2. Vatch

    “The world’s super-rich have taken advantage of lax tax rules to siphon off at least $21 trillion, and possibly as much as $32tn, from their home countries and hide it abroad – a sum larger than the entire American economy”

    I guess that’s why the New York police have to crack down on people who sell loosie black market cigarettes. If people are allowed to evade the cigarette taxes, pretty soon they’ll be moving vast sums of dollars outside the country! No billionaire wants to end up like Eric Garner.

  3. diptherio

    I’m reading a book right now from the 1920s, entitled The Story of the Irish Race. Remember when the Irish were their own race? I wonder if the app’s settings can be adjusted to use different time periods’ definitions of race. That might actually be enlightening…

    1. Lee

      On my way to Yellowstone some years ago I visited some folks in Butte, Montana and was given a driving tour around what in living memory had been the various ethnic neighborhoods: Poles, Germans, Scots, Irish and so on. At what point I’m wondering did they all get lumped into being simply white? At what point will we all get lumped into being simply human?

      1. Vatch

        At what point will we all get lumped into being simply human?

        We might have to wait until we encounter some actual space aliens.

    2. Paul Tioxon

      This is some of the most in depth stripping away of socialization that you can undergo. All of our identities are social fictions which are constructed for us. To raise your consciousness of your own socialization is a disillusioning process, a struggle and a challenge to create your own identity without complete alienation from almost everyone else around you.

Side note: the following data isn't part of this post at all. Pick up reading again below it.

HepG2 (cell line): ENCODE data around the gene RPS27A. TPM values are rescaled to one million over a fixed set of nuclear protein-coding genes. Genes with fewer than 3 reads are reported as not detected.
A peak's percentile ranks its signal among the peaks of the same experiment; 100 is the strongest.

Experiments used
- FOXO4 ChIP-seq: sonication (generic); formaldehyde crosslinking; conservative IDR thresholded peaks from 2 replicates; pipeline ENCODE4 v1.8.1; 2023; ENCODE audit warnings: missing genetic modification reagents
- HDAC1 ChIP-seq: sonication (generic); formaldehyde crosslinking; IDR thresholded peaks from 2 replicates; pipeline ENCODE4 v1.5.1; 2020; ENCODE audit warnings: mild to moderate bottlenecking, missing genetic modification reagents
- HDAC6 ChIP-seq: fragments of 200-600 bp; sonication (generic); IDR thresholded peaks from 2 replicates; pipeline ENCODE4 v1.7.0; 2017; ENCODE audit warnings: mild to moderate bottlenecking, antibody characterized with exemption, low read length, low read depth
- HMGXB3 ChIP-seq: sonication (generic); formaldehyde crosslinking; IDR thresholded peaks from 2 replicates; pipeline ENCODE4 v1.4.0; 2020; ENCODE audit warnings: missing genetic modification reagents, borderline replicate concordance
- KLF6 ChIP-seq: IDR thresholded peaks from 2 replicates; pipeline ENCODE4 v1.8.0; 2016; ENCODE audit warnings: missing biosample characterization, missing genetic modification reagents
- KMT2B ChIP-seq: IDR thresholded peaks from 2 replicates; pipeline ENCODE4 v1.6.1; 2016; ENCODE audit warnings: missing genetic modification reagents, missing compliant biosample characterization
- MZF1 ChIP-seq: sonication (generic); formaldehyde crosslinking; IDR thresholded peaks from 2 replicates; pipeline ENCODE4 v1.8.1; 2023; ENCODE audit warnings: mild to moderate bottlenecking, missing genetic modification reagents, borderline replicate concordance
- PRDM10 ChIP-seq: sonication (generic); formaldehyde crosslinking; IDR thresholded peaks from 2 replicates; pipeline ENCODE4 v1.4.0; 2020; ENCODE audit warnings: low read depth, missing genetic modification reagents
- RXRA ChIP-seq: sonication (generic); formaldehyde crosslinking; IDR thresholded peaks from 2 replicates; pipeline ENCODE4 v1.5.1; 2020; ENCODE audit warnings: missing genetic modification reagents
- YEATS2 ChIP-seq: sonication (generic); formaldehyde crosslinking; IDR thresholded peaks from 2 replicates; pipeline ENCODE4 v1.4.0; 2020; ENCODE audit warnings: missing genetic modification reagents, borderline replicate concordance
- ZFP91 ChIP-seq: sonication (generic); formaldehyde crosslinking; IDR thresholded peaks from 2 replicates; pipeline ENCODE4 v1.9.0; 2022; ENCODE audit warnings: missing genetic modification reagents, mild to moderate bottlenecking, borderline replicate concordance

The Irish Emancipation Act of 1829, in Parliament got rid of many the political and religious restrictions on the Irish in Ireland, but to little consequence. The genocide campaign stripped Ireland of its forests, which have reportedly covered 1/8 of the Emerald Isle. Needless to stay, a pre-industrial society without even access to trees for wood had a hard time building shelter, fabricating everyday items such as household furniture and fuel for warmth and cooking. The depths of Irish poverty are almost beyond description. Of course, the population tells the full horror. In 1841 after a census, a little more than 8 million and today, a little more than 5 millions, including today’s Northern Ireland. And emigration did not mean you escaped death, as mass graves are now being uncovered in suburban Philadelphia containing Irish labor gangs who built the railroads. The Irish gradually were seen to be White Men in America only after socialization that included buying into the national racial oppression of African-Americans, among other members of the so called swarthy races. Think Greeks, Southern Italians and Sicilians etc. Of course, the entire concept of races has been completely discredited as a lie, as there is no biological difference among human beings, only distinctions of history and geography.